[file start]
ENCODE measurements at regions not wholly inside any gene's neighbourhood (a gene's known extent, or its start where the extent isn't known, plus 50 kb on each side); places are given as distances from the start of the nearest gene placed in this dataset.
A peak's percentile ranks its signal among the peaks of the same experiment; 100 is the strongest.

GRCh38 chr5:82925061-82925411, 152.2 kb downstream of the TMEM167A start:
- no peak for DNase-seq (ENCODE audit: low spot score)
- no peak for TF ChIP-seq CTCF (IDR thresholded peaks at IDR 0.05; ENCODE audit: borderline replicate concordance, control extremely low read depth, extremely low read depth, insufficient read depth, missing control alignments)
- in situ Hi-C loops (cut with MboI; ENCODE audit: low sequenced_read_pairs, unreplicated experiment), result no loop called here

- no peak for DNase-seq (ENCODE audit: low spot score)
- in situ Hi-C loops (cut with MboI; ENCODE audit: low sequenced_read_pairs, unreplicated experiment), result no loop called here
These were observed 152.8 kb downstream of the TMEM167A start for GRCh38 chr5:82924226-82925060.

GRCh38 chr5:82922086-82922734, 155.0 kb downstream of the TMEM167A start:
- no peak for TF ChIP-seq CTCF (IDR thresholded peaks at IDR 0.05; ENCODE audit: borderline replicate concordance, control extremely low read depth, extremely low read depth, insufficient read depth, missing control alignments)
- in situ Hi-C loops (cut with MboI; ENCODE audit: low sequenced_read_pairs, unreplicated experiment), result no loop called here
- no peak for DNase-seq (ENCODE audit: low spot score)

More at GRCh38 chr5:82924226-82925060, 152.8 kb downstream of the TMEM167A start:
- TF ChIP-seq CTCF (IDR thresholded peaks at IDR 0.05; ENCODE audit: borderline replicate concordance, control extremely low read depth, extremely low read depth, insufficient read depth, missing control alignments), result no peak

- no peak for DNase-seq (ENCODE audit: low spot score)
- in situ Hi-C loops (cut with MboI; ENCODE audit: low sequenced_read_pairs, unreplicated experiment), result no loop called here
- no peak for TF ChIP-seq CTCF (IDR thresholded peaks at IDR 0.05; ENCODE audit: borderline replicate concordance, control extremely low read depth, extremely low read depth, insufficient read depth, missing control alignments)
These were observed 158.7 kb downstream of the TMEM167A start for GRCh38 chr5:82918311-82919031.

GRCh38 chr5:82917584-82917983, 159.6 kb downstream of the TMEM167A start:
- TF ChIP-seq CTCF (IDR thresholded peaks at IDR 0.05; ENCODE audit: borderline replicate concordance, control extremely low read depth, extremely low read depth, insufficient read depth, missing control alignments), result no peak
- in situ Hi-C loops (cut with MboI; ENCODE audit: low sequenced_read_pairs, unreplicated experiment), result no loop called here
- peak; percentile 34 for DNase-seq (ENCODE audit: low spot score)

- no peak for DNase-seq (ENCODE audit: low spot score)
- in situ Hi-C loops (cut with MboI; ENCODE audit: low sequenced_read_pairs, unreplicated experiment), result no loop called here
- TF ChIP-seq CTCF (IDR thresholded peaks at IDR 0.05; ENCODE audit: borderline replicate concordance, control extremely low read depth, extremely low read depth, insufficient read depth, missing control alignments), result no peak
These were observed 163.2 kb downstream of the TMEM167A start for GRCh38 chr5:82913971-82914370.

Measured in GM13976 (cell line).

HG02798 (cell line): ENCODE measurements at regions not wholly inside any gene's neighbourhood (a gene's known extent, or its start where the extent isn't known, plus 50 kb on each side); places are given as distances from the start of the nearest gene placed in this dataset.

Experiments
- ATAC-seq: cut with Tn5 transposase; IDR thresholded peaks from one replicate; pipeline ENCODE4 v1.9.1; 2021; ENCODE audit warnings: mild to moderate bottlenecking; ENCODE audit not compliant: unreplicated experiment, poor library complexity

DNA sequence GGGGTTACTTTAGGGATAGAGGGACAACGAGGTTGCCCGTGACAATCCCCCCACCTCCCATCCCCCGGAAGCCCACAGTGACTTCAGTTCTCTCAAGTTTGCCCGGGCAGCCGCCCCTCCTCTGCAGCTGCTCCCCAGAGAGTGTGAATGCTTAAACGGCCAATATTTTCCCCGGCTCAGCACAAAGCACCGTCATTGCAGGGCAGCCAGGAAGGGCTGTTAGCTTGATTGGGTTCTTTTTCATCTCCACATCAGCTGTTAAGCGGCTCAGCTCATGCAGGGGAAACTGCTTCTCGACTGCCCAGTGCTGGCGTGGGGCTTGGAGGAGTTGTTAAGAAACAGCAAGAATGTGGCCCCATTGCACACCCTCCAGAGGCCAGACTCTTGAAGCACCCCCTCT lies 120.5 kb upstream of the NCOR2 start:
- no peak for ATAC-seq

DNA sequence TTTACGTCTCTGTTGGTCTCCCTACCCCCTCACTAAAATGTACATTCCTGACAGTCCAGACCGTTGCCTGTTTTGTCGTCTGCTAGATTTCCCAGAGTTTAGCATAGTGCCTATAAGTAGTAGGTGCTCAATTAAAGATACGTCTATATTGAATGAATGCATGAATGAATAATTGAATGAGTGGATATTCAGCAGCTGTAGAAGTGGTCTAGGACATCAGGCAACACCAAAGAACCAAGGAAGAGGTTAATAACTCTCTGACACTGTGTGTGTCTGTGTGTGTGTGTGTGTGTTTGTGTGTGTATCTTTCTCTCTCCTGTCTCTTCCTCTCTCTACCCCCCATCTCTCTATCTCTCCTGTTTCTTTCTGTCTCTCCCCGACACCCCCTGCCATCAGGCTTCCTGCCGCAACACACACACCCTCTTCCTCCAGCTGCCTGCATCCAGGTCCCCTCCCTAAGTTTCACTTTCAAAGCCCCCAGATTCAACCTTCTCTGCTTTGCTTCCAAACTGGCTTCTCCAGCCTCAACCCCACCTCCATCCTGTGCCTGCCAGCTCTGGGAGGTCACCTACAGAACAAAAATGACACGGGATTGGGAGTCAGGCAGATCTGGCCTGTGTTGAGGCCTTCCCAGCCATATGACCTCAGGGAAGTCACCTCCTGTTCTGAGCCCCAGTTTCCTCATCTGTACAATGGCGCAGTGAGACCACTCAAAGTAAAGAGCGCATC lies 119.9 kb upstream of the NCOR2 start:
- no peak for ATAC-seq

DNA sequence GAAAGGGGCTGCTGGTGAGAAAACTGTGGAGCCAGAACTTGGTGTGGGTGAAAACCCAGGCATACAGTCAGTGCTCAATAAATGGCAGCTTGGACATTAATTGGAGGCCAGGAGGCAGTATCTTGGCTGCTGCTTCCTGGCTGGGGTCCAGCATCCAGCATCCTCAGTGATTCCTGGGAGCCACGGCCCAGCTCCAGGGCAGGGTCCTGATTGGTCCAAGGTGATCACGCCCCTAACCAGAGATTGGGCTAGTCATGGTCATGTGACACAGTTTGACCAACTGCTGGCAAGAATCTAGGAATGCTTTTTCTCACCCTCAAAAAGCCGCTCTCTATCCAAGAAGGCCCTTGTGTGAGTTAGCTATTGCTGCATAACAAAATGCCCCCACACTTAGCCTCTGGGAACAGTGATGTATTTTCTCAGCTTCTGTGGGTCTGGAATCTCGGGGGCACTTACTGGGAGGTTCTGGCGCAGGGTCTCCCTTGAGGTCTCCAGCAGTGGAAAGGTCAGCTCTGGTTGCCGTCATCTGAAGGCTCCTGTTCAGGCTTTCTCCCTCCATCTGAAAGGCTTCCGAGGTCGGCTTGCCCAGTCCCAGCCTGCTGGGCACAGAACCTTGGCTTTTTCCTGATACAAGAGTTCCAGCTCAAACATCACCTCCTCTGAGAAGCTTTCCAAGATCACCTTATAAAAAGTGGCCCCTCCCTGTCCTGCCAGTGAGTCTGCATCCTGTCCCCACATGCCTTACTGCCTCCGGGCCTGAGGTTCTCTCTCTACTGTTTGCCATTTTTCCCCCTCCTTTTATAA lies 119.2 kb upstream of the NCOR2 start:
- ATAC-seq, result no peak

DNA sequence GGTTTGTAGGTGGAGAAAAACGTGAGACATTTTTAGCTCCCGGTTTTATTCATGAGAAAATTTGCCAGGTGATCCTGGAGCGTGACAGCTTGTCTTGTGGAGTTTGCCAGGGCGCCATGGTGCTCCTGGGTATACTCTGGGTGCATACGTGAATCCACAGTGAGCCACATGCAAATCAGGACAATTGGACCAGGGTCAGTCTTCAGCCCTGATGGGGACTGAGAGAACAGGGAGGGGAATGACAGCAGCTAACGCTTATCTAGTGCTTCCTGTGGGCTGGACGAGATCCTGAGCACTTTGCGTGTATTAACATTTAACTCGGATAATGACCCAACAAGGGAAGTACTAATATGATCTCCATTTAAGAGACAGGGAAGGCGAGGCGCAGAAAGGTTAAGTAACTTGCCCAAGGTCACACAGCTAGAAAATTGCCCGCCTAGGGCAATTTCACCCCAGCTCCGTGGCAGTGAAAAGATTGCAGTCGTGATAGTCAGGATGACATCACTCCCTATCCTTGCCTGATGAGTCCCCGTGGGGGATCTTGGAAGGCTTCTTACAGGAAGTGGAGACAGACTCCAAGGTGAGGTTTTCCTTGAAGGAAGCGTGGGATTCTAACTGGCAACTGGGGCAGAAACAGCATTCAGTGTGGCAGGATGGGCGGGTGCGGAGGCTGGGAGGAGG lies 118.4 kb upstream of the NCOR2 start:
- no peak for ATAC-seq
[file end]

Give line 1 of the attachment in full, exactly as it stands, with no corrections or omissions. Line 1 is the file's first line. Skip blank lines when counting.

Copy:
ENCODE measurements at regions not wholly inside any gene's neighbourhood (a gene's known extent, or its start where the extent isn't known, plus 50 kb on each side); places are given as distances from the start of the nearest gene placed in this dataset.